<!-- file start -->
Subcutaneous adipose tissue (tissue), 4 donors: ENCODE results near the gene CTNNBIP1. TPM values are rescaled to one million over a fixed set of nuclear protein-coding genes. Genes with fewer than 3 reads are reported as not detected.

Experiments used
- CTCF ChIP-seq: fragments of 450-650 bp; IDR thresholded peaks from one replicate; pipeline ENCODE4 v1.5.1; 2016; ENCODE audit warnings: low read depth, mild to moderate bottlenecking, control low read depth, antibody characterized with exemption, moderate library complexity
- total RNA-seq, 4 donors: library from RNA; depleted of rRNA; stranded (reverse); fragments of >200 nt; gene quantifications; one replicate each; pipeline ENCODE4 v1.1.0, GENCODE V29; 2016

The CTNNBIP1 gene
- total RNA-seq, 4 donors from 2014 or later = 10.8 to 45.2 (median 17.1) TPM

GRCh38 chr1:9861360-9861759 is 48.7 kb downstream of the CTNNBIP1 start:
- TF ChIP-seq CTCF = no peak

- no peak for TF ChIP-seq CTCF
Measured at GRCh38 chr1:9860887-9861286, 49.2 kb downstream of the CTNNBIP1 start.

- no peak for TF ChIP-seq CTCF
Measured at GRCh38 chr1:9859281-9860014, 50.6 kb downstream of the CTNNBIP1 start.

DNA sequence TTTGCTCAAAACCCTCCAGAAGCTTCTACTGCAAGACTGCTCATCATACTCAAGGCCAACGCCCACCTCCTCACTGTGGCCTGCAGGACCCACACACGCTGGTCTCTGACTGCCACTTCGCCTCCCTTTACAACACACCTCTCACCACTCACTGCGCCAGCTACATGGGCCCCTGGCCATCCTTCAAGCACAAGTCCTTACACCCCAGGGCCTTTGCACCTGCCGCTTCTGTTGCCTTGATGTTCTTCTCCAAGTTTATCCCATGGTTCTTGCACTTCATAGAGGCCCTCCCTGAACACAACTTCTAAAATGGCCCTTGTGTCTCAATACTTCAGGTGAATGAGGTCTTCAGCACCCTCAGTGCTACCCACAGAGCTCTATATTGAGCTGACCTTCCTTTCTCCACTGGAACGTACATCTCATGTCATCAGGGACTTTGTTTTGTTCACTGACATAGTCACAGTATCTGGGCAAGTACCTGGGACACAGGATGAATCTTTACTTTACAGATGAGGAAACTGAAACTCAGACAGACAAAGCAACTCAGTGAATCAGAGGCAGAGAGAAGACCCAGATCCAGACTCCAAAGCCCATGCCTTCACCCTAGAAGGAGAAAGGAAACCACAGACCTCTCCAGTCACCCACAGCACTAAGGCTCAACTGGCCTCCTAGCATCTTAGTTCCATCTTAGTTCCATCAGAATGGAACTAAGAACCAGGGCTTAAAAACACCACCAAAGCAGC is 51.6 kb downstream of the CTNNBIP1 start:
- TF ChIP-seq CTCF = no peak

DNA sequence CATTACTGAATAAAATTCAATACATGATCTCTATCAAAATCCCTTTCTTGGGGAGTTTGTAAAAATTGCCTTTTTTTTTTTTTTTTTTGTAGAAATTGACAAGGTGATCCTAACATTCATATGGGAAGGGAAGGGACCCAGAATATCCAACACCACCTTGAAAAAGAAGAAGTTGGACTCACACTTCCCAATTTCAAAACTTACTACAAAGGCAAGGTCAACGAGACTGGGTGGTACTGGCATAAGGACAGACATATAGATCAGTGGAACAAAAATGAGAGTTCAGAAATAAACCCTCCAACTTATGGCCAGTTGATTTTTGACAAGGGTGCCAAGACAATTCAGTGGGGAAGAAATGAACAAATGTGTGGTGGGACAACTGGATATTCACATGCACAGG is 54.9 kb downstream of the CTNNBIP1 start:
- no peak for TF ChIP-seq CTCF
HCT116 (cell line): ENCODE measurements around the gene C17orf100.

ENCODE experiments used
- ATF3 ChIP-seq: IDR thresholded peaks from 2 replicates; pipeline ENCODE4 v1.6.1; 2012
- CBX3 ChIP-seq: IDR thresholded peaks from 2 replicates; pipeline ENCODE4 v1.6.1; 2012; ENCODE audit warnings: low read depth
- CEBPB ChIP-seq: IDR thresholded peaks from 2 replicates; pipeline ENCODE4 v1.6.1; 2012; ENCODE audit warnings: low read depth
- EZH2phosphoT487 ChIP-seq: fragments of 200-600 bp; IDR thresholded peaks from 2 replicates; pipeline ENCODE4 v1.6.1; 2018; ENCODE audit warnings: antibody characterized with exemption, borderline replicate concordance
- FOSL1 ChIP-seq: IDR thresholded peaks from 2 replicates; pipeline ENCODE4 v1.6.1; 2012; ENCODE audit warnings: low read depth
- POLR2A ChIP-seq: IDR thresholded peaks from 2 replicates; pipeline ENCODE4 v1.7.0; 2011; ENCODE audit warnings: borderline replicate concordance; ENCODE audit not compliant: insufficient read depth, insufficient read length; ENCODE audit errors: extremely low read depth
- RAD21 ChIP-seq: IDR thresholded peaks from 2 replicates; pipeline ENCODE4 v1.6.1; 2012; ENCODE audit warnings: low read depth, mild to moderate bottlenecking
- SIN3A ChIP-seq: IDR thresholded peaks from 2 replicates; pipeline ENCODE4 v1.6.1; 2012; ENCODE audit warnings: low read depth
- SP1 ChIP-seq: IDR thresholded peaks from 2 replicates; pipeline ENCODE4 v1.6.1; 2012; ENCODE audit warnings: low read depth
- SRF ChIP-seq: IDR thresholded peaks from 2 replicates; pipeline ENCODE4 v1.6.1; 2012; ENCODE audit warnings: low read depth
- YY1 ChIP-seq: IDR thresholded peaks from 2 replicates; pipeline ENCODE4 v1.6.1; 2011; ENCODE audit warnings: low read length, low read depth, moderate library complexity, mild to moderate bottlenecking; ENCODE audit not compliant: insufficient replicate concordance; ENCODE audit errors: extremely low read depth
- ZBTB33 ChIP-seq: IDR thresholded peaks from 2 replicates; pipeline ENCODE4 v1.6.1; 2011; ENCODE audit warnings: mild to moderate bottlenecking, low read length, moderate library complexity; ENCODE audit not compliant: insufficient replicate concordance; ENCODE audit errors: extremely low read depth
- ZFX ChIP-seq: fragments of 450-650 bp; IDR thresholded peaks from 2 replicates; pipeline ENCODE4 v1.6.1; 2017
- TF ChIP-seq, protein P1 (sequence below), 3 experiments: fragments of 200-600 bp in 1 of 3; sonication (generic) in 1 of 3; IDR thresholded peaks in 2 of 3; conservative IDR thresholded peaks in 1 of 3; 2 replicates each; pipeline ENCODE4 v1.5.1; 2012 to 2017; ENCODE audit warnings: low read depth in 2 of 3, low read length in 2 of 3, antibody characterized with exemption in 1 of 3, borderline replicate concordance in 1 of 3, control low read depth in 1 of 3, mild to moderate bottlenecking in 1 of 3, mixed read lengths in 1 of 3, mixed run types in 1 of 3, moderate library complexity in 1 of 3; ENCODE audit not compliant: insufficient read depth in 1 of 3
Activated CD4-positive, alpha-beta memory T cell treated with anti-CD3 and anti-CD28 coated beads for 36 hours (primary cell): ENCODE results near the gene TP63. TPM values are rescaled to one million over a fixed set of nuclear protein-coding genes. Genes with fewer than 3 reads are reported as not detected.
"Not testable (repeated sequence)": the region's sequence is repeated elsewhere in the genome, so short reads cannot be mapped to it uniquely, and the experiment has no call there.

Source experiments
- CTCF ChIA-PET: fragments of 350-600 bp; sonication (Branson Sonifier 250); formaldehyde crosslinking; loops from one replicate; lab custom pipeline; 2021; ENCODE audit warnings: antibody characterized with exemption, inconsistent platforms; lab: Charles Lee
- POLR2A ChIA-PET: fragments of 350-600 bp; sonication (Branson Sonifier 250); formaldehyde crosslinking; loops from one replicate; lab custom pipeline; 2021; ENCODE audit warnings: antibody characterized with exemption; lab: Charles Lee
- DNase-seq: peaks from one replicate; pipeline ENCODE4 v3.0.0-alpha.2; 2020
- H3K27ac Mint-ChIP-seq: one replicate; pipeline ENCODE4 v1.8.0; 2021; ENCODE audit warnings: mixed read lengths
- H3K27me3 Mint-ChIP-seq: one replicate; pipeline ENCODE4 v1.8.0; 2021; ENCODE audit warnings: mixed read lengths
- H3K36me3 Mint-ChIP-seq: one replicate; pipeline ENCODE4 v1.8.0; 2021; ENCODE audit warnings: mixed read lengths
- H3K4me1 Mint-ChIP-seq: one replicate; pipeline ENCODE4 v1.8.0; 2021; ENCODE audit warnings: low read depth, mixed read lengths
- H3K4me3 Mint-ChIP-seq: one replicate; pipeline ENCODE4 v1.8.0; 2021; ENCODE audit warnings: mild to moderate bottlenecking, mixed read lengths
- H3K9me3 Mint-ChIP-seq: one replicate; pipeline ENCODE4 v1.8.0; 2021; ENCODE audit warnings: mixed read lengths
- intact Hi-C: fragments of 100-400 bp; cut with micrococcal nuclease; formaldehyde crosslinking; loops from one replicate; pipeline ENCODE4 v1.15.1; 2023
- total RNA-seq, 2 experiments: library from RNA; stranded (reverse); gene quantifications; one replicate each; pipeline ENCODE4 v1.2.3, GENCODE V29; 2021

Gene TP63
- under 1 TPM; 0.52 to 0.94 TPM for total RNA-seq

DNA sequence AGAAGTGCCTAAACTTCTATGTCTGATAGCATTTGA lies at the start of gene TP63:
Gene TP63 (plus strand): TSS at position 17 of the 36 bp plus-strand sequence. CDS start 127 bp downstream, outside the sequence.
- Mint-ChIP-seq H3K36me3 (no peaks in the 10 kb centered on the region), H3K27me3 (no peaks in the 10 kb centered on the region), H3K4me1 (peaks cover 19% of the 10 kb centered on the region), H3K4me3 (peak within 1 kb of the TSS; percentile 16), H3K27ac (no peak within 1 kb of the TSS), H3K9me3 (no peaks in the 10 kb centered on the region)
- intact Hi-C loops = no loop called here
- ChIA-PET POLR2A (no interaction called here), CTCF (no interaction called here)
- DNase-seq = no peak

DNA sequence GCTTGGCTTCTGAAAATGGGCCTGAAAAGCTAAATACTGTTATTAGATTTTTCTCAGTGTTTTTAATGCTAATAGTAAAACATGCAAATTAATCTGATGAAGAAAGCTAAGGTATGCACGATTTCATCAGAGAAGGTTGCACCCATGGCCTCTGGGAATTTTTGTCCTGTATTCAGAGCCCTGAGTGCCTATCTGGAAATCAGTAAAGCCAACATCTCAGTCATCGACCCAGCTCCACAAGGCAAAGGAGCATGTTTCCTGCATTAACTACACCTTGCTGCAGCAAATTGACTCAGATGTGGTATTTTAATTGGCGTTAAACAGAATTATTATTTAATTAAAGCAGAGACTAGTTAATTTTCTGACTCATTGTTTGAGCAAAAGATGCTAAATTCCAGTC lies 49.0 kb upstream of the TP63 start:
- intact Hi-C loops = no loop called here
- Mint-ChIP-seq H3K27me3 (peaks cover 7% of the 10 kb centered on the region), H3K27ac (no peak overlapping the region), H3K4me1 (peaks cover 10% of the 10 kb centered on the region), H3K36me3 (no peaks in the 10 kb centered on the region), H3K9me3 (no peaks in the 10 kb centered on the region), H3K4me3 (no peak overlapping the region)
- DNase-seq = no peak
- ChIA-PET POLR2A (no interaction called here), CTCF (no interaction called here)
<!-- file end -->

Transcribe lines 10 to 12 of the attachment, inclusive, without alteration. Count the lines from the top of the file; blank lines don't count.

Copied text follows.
Measured at GRCh38 chr1:9860887-9861286, 49.2 kb downstream of the CTNNBIP1 start.

- no peak for TF ChIP-seq CTCF
Measured at GRCh38 chr1:9859281-9860014, 50.6 kb downstream of the CTNNBIP1 start.